She implies that these acts reveal “the performative status of the natural” and argues that the “task is not whether to repeat, but how to repeat or, indeed, to repeat and, through a radical proliferation of gender, to displace the very gender norms that enable the repetition itself.” (Butler, 1990) Once identities are no longer considered the basis for political action, but are understood to be performatively constituted through such action, and once those actions are engaged in the process of deconstruction Butler designates “subversive repetition,” “cultural configurations of sex and gender might then proliferate or, rather, their present proliferation might then become articulable within the discourses that establish intelligible cultural life, confounding the very binarism of sex, and exposing its fundamental unnaturalness.” (Butler, 1990)
The “proliferations” Butler envisions inaugurate the subversion of these terms, which represent the two discursive categories available. Butler would argue that we cannot wish ourselves outside of the existing ideological field in which sexuality and gender are understood as separate but linked phenomena. The presentation of these two terms — “sexuality” and “gender” — as the inevitable categories in play, however, is possible only because Butler disregards the historical production of the idea of gender as identity.
Her lack of historical analysis results in the presentation of these two terms as inevitable; subversion must engage them because they are (always already) what is (and has been) available. If, however, it is acknowledged that “gender” was produced at a specific historical moment in response to particular circumstances, and that its introduction into medical and popular discourses had measurable effects in the conceptualization of sexed subjectivity, then it would be possible to investigate what were perceived as the articulations of sex prior to the introduction of “gender” and to examine the possibility of returning to and “redeploying” sex — not as the natural body, but as a conceptual apparatus designating the body and representing it in medical and other discourses.
Since sex is mediated by gender — that is, gender is the foundational category that regulates sex as sexual difference in a binary opposition — to redeploy gender and proliferate its meanings would be to reconfigure the possibilities of sex. What other researchers are arguing is that while cultural perceptions regulate the articulation of “sex” historically, influencing and producing particular representations of sex as the natural, original condition of the body in sexual difference, the specific conditions of “gender” have not — until the latter half of the twentieth century. (Money, 1992)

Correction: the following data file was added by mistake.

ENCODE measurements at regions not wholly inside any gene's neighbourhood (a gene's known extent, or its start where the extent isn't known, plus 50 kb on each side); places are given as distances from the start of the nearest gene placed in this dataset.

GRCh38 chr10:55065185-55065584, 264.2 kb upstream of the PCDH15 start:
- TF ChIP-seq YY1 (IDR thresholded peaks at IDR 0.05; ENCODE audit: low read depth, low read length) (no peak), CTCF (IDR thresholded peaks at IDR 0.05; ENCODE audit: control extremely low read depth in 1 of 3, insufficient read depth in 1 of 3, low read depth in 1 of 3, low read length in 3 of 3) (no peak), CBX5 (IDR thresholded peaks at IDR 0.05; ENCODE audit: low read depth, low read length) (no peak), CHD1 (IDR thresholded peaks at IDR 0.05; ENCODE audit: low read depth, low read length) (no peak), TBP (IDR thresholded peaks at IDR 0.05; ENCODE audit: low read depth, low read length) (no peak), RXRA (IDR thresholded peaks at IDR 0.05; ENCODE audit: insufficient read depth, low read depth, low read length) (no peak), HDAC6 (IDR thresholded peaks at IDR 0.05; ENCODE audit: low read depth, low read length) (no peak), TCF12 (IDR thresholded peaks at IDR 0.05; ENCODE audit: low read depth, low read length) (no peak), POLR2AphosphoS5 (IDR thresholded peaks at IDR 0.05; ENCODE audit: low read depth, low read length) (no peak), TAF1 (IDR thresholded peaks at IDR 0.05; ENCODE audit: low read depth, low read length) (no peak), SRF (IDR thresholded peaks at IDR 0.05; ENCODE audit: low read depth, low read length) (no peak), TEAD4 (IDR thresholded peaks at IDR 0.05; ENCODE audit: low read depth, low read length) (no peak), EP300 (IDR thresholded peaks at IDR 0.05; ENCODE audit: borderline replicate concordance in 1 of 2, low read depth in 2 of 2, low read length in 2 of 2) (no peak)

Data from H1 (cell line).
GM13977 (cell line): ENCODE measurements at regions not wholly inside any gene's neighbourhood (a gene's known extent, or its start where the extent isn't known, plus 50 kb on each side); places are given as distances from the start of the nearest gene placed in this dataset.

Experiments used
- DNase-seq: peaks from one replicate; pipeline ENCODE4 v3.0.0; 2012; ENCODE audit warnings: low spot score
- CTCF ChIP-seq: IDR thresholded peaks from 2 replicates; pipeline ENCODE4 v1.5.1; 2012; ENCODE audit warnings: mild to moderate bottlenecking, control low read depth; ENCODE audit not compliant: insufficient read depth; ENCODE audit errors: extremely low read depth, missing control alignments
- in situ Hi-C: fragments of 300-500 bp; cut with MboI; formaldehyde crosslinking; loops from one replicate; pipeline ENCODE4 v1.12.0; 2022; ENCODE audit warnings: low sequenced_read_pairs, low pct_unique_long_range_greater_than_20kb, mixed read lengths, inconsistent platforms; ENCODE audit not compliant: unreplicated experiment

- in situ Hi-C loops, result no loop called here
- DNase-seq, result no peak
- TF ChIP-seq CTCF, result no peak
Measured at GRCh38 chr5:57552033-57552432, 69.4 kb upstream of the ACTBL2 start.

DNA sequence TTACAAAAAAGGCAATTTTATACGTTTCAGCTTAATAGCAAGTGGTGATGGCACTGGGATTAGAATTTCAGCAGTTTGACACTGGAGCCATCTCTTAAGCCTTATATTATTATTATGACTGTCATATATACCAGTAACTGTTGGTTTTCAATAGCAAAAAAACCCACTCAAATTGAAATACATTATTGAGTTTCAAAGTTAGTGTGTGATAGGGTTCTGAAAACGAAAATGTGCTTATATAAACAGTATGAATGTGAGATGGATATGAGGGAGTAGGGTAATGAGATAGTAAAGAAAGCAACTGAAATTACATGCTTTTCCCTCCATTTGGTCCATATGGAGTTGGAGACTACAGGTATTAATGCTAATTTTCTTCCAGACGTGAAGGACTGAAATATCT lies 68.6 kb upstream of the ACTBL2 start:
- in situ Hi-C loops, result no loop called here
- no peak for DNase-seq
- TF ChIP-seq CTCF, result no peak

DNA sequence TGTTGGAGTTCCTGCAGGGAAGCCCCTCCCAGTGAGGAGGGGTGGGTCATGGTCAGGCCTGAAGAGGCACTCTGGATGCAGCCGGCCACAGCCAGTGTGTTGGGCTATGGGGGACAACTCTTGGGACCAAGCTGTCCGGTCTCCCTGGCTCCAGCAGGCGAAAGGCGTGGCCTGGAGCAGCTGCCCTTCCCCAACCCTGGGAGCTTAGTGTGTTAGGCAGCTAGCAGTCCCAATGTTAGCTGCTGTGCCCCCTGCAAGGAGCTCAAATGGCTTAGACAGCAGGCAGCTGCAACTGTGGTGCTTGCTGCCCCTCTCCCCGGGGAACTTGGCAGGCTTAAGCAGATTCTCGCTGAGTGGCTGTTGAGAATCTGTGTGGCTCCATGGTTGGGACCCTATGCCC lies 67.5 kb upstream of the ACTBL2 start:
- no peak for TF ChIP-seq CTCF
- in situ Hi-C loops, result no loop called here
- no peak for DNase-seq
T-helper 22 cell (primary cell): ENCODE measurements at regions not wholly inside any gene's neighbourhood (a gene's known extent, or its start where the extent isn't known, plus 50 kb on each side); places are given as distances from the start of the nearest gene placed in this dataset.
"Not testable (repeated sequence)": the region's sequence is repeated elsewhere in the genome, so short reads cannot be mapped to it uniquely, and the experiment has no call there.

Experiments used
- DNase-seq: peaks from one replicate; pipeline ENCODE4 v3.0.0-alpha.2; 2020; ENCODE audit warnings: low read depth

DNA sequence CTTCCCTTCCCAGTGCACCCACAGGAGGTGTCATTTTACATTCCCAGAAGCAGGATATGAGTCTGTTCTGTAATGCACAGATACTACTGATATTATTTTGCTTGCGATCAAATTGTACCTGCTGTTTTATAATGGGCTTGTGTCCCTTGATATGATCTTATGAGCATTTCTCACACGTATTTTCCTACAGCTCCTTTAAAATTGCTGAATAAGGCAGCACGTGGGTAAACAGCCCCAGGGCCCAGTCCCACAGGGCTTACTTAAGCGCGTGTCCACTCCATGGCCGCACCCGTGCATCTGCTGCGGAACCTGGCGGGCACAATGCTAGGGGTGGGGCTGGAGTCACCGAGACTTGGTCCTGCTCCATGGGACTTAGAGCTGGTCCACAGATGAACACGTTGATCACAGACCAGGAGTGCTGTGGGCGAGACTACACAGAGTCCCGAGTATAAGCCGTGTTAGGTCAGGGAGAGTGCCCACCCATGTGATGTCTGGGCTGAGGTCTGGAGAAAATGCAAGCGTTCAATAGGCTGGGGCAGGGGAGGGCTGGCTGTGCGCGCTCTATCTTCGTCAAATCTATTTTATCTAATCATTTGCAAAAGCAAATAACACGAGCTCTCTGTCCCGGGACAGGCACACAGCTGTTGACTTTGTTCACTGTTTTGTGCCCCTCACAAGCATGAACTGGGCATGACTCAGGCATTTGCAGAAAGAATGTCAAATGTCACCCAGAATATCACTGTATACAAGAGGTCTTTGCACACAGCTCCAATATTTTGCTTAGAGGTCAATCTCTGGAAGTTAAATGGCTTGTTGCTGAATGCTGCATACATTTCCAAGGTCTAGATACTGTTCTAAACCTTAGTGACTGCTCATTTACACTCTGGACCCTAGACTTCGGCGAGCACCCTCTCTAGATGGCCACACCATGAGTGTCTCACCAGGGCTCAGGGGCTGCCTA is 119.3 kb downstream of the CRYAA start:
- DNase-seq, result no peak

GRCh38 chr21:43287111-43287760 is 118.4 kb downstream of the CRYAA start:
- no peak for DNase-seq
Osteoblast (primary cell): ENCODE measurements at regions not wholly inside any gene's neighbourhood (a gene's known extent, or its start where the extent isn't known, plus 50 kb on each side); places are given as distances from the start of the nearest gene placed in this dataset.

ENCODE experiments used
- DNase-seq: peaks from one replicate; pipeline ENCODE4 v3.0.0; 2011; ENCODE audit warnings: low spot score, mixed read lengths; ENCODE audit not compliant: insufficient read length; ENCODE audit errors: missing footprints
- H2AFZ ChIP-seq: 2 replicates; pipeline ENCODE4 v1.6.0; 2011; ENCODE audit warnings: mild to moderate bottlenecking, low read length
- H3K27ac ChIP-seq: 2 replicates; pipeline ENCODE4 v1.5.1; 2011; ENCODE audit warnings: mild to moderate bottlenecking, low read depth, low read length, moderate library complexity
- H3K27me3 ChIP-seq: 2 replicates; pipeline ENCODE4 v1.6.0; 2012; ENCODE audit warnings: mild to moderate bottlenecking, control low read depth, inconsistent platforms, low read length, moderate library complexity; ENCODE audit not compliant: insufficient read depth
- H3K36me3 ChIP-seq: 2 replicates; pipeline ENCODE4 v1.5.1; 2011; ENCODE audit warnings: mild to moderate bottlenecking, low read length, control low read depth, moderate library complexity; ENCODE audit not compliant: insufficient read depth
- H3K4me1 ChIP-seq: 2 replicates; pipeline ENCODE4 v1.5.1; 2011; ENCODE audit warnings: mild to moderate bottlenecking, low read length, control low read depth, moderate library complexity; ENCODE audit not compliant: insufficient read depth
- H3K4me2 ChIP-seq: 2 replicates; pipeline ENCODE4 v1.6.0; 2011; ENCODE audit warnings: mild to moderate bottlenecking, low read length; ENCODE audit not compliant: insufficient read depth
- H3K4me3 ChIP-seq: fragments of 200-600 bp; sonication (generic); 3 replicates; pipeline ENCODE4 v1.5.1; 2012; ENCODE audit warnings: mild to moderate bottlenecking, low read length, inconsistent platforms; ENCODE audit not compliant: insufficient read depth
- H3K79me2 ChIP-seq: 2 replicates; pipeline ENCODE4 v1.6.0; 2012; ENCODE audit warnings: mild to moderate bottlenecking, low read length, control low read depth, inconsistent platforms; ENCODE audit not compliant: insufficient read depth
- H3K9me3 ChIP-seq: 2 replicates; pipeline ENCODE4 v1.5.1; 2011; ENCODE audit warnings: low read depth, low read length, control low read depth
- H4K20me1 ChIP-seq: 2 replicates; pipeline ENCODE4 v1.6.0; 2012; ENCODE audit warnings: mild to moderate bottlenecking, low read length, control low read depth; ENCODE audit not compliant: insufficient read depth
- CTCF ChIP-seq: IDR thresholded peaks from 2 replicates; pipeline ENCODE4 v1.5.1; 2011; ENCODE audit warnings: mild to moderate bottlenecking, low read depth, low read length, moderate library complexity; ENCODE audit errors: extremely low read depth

It is possible to rethink sex as a category of representation that refers to both body and culture, and in so doing, to expose the contemporary notion of “gender” as a specific kind of regulation of the category sex. In this sense, the researchers are privileging a deconstructive, semiotic critique of the discourses of science, in order to reposition scientific representations of sex as their ideological regulation shifts historically. (Grosz, 1994)
To disrupt the currently problematic theoretical relation between sexuality and gender, it is not enough to specify, problematize, or proliferate definitions and deployments of gender. It would be more profitable, because more unsettling, to attack the category “sexuality,” to investigate how it operated as a concept before the current articulations of “gender,” and to reconceive the scientific discourses that mandate its unitary “nature.”
This critical “attack on sexuality” would be possible because the discourses of science include counterdiscursive tendencies, positions that are conceived of and then lost, or overwhelmed by the mandates of ideological thinking. There are alternative scenarios of “sexuality” available in scientific literature that we can “redeploy” in the service of deconstructing it as a category of analysis; that is, in the service of its proliferation as representation.